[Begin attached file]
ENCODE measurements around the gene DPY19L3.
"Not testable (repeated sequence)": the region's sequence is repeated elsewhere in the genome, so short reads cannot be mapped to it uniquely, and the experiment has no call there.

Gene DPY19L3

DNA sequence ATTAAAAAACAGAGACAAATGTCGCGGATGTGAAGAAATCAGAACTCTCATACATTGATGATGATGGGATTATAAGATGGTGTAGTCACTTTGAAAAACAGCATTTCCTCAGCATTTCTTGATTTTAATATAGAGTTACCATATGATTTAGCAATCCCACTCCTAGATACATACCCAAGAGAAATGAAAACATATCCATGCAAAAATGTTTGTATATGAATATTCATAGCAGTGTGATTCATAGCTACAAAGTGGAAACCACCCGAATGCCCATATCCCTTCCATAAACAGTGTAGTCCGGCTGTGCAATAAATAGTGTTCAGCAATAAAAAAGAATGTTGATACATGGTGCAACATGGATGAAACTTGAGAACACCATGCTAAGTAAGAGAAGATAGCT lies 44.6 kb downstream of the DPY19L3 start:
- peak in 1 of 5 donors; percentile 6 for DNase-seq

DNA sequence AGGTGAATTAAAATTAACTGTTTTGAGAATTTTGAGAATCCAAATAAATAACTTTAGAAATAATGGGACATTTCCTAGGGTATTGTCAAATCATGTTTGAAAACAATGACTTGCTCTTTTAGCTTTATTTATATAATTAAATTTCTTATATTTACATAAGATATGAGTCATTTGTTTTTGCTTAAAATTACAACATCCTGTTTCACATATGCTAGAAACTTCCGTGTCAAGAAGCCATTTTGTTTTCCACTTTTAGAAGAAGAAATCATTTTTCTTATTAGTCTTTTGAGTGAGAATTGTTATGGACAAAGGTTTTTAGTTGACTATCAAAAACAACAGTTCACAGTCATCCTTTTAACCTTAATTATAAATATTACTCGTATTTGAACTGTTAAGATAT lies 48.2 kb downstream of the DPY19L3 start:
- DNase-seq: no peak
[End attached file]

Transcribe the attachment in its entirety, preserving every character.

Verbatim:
ENCODE measurements around the gene DPY19L3.
"Not testable (repeated sequence)": the region's sequence is repeated elsewhere in the genome, so short reads cannot be mapped to it uniquely, and the experiment has no call there.

Gene DPY19L3

DNA sequence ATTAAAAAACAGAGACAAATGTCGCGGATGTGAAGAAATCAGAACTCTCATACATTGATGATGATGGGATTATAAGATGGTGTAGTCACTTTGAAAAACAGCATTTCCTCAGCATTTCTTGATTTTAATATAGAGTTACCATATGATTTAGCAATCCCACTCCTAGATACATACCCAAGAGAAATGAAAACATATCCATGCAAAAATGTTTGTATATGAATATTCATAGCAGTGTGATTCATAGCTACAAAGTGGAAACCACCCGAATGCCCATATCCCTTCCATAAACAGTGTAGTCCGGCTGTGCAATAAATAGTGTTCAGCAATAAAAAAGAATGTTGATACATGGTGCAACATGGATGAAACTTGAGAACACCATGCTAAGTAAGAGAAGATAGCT lies 44.6 kb downstream of the DPY19L3 start:
- peak in 1 of 5 donors; percentile 6 for DNase-seq

DNA sequence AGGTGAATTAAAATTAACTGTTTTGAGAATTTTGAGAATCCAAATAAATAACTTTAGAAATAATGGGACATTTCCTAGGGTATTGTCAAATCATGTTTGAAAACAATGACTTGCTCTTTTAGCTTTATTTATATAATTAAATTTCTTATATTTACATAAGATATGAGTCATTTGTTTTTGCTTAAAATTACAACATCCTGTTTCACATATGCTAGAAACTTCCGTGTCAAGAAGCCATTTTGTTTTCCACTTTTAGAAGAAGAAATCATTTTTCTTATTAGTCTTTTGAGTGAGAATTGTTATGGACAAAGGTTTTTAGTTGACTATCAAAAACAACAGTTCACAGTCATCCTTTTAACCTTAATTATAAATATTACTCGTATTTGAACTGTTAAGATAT lies 48.2 kb downstream of the DPY19L3 start:
- DNase-seq: no peak